LOUISVILLE, Ky. — Even though the leaves are turning with the arrival of fall, efforts are still underway to "green up" parts of Louisville. The Green Heart Project is planting a number of trees and researchers are studying the effect they have on our local community's health.
"We have some native junipers, we have some magnolia trees, we have a lob-lolly pine tree which is native to Kentucky," Director of Nature Conservancy of Kentucky, Chris Chandler, said. "We've got primarily evergreen conifer trees that we're planting. The research tells us that these trees are better performers at capturing and suspending air pollutants."
Hundreds of trees have taken root in south Louisville along the Watterson Expressway near the Wyandotte and Beechmont neighborhoods. The group plans to have more plantings on the way in early 2021.
The planting is not just to green up an area of the city void of trees, but also a study.
Known as the HEAL Study, researchers from University of Louisville's Environmental Institute want to quantify the impact.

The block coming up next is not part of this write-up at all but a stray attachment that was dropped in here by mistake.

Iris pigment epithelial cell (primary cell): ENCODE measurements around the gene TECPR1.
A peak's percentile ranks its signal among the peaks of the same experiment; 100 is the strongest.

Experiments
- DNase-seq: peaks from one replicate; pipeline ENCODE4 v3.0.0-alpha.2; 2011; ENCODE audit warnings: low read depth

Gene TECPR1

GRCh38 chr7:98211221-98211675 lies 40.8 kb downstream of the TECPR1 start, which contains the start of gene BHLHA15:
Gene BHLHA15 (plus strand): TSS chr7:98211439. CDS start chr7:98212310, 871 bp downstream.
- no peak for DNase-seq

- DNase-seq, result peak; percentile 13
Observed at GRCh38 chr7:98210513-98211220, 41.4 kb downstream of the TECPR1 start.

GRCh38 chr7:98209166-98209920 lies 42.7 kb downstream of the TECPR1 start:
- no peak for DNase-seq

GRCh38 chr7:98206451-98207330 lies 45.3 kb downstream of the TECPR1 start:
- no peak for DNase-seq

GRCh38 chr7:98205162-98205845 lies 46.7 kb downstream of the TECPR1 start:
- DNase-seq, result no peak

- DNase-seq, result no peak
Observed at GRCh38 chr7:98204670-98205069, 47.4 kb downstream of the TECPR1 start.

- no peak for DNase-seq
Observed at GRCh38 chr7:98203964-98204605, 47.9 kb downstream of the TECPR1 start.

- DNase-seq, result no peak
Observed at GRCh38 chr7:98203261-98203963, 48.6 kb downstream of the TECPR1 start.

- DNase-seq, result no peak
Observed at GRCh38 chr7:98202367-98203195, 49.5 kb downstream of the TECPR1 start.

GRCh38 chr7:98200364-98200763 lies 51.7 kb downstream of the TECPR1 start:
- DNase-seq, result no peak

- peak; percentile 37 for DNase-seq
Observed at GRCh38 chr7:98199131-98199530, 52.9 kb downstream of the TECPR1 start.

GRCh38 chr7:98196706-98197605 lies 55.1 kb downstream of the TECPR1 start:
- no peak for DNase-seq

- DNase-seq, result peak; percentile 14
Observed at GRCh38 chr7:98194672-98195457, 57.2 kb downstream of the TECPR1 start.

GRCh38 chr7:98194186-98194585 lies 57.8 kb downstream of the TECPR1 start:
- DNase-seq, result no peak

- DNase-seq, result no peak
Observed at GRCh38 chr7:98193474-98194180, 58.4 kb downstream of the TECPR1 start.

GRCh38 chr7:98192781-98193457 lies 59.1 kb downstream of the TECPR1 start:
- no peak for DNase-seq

"We're looking at the community and saying this is where your health started, we're going to give the community this treatment of greenery and trees, and then we're going to see what happens to people's health," Rachel Keith of UofL's Environmental Institute said.
The study will track 750 participants' health over the next five years to see what changes the new greenery will have. A previous pilot study near St. Margert Mary found noticeable improvements in air quality, so they expect even greater results over several years. They're also tracking whether any improvements in health come from improvements in air quality or certain compounds that trees release.
Keith said there's been great interest in the study as it's community intervention and doesn't require residents to take special time out of their day
Green Heart Project has been picky about what trees are planted, and where.
"It took a lot of engineering and modeling to figure out the species, the sizes, the widths, and then how close to plant them together to try and maximize our ability to filter the air pollution coming off the highway," Chandler said.
The area along the highway is a tough spot for trees to grow because of high wind and soil pollution from things like salt in wintertime snow removal. Four zones have been for planting with soil samples taken to determine which trees would be best suited for those areas.
In the coming years Green Heart Project hopes to plant thousands of trees in various neighborhoods, parks, and private homes that currently lack tree coverage.